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Article

Effectiveness, Cost-Utility, and Safety of Neurofeedback Self-Regulating Training in Patients with Post-Traumatic Stress Disorder: A Randomized Controlled Trial

1
Research Center of Traditional Korean Medicine, Wonkwang University, 460, Iksan-daero, Sin-dong, Iksan 54538, Jeollabuk-do, Korea
2
Jangheung Integrative Medical Hospital, Wonkwang University, 121, Rohaseu-ro, Anyang-myeon, Jangheung-gun 59338, Jeollanam-do, Korea
3
Department of Korean Neuropsychiatry Medicine, Wonkwang University, 460, Iksan-daero, Sin-dong, Iksan 54538, Jeollabuk-do, Korea
4
College of Pharmacy, Sookmyung Women’s University, 100, Cheongpa-ro, Cheongpadong, Yongsan-gu, Seoul 04310, Korea
5
Department of Neuropsychiatry, Dongguk University Bundang Oriental Hospital, 268 Buljeong-ro Bundang-gu, Seongnam-si 13601, Gyeonggi-do, Korea
*
Authors to whom correspondence should be addressed.
These authors contributed equally to this work (co-first author).
Academic Editor: Alyx Taylor
Healthcare 2021, 9(10), 1351; https://doi.org/10.3390/healthcare9101351
Received: 11 September 2021 / Revised: 29 September 2021 / Accepted: 7 October 2021 / Published: 11 October 2021
(This article belongs to the Special Issue Mental Health Related to Traumatic and Adverse Experiences)
Post-traumatic stress disorder (PTSD) is characterized by neurophysiological and psycho-emotional problems after exposure to trauma. Several pharmacological and psychotherapy limitations, such as adverse events and low adherence, increase the need for alternative therapeutic options. Neurofeedback is widely used for PTSD management. However, evidence of its clinical efficacy is lacking. We conducted a randomized, waitlist-controlled, assessor-blinded clinical trial to assess the effectiveness, cost-utility, and safety of 16 sessions of neurofeedback on people with PTSD for eight weeks. Eleven participants were allocated to each group. One and two subjects dropped out from the neurofeedback and control groups, respectively. The primary outcome was PTSD symptom change evaluated using the PTSD Checklist-5 (PCL-5-K). The PCL-5-K levels improved more in the neurofeedback group (44.3 ± 10.8 to 19.4 ± 7.75) than in the control group (35.1 ± 18.5 to 31.0 ± 14.92). The change value was significantly improved in the neurofeedback group (24.90 ± 13.13 vs. 4.11 ± 9.03). Secondary outcomes such as anxiety, depression, insomnia, and quality of life were also improved. In an economic analysis using EuroQol-5D, the incremental cost-per-quality-adjusted life-year was approximately $15,600, indicating acceptable cost-utility. There were no adverse events in either group. In conclusion, neurofeedback might be a useful, cost-effective, and safe intervention for PTSD management. View Full-Text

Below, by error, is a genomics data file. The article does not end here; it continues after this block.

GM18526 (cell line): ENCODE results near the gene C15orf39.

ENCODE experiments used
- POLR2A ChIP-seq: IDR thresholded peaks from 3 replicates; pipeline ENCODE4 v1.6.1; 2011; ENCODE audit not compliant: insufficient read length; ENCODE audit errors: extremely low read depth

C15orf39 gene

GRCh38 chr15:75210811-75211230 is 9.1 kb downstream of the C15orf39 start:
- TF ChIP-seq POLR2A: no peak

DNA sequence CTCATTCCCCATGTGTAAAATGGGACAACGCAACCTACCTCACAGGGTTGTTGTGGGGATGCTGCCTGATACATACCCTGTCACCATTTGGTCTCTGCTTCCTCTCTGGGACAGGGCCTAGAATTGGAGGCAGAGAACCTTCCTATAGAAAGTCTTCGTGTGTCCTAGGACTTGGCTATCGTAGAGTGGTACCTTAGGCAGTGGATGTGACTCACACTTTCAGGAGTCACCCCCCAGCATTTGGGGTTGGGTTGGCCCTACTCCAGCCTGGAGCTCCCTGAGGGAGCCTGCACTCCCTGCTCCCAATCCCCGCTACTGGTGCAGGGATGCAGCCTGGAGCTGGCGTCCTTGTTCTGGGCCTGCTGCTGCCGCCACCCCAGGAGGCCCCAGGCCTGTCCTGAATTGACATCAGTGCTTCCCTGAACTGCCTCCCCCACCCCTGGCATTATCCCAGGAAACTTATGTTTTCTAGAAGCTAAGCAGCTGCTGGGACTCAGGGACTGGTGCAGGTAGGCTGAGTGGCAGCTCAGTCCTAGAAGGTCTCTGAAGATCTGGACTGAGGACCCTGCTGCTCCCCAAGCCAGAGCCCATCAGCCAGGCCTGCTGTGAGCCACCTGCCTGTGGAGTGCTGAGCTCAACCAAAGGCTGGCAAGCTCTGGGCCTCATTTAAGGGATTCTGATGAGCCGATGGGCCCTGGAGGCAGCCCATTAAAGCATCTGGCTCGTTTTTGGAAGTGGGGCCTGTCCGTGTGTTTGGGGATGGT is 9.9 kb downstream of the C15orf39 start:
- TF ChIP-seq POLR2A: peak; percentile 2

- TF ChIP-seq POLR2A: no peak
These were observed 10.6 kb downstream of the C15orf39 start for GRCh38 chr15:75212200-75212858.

Keywords: cost-utility analysis; neurofeedback; post-traumatic stress disorder; quantitative electroencephalography; randomized controlled trial cost-utility analysis; neurofeedback; post-traumatic stress disorder; quantitative electroencephalography; randomized controlled trial
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MDPI and ACS Style

Leem, J.; Cheong, M.J.; Lee, H.; Cho, E.; Lee, S.Y.; Kim, G.-W.; Kang, H.W. Effectiveness, Cost-Utility, and Safety of Neurofeedback Self-Regulating Training in Patients with Post-Traumatic Stress Disorder: A Randomized Controlled Trial. Healthcare 2021, 9, 1351. https://doi.org/10.3390/healthcare9101351

AMA Style

Leem J, Cheong MJ, Lee H, Cho E, Lee SY, Kim G-W, Kang HW. Effectiveness, Cost-Utility, and Safety of Neurofeedback Self-Regulating Training in Patients with Post-Traumatic Stress Disorder: A Randomized Controlled Trial. Healthcare. 2021; 9(10):1351. https://doi.org/10.3390/healthcare9101351

Chicago/Turabian Style

Leem, Jungtae, Moon J. Cheong, Hyeryun Lee, Eun Cho, So Y. Lee, Geun-Woo Kim, and Hyung W. Kang. 2021. "Effectiveness, Cost-Utility, and Safety of Neurofeedback Self-Regulating Training in Patients with Post-Traumatic Stress Disorder: A Randomized Controlled Trial" Healthcare 9, no. 10: 1351. https://doi.org/10.3390/healthcare9101351

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